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Mark Wilson is distinguished professor of philosophy, a fellow of the Center for Philosophy of Science and a Fellow at the American Academy of Arts and Sciences. Before coming to Pittsburgh, he taught at the University of California-San Diego, the University of Illinois-Chicago, and Ohio State. His main research investigates the manner in which physical and mathematical concerns become entangled with issues characteristic of metaphysics and philosophy of language; he is currently writing a book on explanatory structure. He is also interested in the historical dimensions of this interchange; in this vein, he has written on Descartes, Frege, Duhem, and Wittgenstein. He also supervises the North American Traditions Series for Rounder Records.
Wandering Significance: An Essay on Conceptual Behavior (Oxford University Press, 2006). "Predicate Meets Property," The Philosophical Review, October 1982. "Can We Trust Logical Form?," Journal of Philosophy XCI, October, 1994. "The Unreasonable Uncooperativeness of Mathematics in the Natural Sciences," The Monist 2000. "Theory Facades," Proceedings of the Aristotlean Society, 2004. "Ghost Points: A Context for Frege's Context Principle" in Erich Reck and Michael Beaney (ed.), The Routledge Companion to Frege (Routledge: 2006).
I am currently completing a book project entitled Physics Avoidance and other Essays for Oxford University Press. It consists in a collection of independently readable essays touching upon various ways in which the fates of philosophy and classical mechanics have become interwoven. The planned essays are (updated Fall, 2016):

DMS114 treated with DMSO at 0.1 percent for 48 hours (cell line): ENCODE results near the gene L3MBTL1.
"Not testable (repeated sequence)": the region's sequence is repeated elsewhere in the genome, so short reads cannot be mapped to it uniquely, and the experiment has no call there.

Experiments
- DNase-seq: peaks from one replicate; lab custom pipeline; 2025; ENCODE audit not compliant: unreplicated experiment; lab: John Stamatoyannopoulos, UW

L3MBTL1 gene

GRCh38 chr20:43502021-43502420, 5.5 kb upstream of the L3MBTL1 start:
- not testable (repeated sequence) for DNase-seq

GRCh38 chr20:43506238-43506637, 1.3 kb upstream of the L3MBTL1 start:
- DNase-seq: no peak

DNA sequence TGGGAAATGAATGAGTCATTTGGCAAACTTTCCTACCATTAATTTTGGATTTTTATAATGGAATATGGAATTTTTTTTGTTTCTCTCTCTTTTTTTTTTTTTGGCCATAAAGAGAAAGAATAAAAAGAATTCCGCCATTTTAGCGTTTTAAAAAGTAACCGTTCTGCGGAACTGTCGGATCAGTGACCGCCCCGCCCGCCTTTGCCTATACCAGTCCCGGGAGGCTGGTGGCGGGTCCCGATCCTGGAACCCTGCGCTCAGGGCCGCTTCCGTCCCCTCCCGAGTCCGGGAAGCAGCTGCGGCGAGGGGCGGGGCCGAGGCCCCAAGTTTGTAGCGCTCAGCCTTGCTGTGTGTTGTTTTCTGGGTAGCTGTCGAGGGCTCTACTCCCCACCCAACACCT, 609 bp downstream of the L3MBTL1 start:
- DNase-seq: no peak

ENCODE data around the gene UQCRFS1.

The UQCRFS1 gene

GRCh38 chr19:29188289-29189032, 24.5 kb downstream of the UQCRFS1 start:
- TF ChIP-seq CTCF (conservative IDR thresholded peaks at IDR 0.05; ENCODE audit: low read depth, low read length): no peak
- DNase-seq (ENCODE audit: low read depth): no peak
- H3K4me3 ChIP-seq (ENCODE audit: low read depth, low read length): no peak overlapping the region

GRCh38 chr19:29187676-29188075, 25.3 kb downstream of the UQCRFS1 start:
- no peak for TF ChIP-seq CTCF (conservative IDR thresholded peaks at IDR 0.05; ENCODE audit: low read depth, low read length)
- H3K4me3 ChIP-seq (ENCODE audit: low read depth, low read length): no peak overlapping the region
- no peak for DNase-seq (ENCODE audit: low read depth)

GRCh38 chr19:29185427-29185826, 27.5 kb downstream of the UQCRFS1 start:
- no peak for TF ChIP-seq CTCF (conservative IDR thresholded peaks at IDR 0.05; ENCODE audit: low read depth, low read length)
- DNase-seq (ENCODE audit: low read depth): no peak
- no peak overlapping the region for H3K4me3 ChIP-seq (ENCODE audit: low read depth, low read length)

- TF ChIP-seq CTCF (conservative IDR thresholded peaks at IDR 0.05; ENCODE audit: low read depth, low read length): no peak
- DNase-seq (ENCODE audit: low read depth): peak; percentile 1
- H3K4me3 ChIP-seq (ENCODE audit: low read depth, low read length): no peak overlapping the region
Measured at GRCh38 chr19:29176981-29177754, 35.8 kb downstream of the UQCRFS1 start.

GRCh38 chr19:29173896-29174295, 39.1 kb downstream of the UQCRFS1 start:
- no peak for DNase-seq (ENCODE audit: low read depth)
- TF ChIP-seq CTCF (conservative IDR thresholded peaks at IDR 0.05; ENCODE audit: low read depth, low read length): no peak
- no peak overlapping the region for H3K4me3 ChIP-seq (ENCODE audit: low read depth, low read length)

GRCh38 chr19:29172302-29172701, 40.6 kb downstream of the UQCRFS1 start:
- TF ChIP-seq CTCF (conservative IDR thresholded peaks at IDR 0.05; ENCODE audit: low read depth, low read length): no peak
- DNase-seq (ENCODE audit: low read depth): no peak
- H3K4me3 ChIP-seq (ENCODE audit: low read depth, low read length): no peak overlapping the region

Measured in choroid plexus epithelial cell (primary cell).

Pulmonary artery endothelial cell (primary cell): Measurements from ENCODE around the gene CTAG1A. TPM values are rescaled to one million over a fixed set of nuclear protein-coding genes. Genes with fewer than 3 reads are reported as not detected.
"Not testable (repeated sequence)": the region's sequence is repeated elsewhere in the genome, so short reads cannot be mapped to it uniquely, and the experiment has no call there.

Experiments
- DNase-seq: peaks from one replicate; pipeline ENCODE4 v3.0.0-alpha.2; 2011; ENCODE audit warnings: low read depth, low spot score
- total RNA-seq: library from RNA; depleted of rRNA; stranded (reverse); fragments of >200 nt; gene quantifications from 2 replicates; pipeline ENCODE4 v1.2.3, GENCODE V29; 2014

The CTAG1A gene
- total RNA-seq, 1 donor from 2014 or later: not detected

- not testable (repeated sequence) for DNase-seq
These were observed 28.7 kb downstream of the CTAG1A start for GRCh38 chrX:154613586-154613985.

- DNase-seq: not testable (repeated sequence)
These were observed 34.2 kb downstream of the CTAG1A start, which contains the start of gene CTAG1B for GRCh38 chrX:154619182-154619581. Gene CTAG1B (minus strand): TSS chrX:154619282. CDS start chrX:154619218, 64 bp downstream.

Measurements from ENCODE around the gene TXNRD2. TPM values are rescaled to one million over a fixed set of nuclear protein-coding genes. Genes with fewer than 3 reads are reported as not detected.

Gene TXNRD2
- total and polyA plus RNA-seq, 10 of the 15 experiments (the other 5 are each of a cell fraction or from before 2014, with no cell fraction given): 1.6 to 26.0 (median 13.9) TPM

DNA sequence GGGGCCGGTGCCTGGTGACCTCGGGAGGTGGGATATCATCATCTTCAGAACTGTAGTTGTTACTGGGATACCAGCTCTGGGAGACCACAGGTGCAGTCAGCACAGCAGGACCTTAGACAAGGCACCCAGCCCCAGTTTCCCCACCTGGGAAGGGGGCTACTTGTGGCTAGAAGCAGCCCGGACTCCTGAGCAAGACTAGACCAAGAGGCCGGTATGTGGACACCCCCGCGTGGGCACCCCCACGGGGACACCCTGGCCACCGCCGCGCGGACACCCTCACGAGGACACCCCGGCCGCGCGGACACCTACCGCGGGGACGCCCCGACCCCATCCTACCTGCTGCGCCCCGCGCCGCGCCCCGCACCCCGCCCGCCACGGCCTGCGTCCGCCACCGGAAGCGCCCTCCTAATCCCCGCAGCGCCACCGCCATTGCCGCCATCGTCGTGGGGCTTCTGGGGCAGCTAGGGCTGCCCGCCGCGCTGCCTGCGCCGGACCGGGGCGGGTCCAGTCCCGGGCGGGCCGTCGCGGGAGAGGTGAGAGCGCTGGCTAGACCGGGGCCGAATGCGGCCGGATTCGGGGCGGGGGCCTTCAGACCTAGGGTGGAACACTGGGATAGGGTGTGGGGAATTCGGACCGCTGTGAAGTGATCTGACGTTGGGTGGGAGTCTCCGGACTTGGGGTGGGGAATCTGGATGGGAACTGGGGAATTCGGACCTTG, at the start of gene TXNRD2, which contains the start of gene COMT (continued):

1. 1 Pragmatics' Place at the Table
2. Physics Avoidance
3. From the Bending of Beams to the Problem of Free Will
4. Two Cheers for Anti-Atomism
5. The Greediness of Scales6. Believers in the Land of Glory
7. Is There Life in Possible Worlds?
8. Semantic Mimicry
9. A Second Pilgrim’s Progress
Scattered through the various sections below are drafts of these chapters, generally in preliminary draft form. Comments welcome.
My previous book is Wandering Significance: An Essay on Conceptual Behavior (Oxford University Press, 2006). Some excerpts, reviews and cognate material are included here:
The following are some of the articles I have published, divided roughly into categories.
“Background Considerations for Wandering Significance” (unpublished; written for a reading group)
"A Funny Thing Happened on the Way to the Formalism," Philosophy of Science Archive (2006).
Robert Brandom, "Platforms, Patchworks, and Parking Garages: Wilson's Account of Conceptual Structure in Wandering Significance," Philosophy and Phenomenological Research 82 (1), 2011.
My response: “Of Whales and Pendulums: A Reply to Brandom,” ibid.
Michael Friedman, “Logic, Mathematical Science, and Twentieth Century Philosophy: Mark Wilson and the Analytic Tradition,” Nous 44(3), 2010.
My response: “What Can Contemporary Philosophy Learn from Our ‘Scientific Philosophy’ Heritage?” Nous 44(3), 2010.
Michael Liston, “Rabbits Astray and Significance Awandering,” Philosophy and Phenomenological Research 82 (1), 2011
Christopher Pincock, “Exploring the Boundaries of Conceptual Evaluation,” Philosophia Mathematica III (18) 2010.
Chris Daly, “Review,” Philosophical Quarterly 57 (228) 2007
Nikolay Milkov, “Review,” Pragmatics & Cognition 18(1) 2010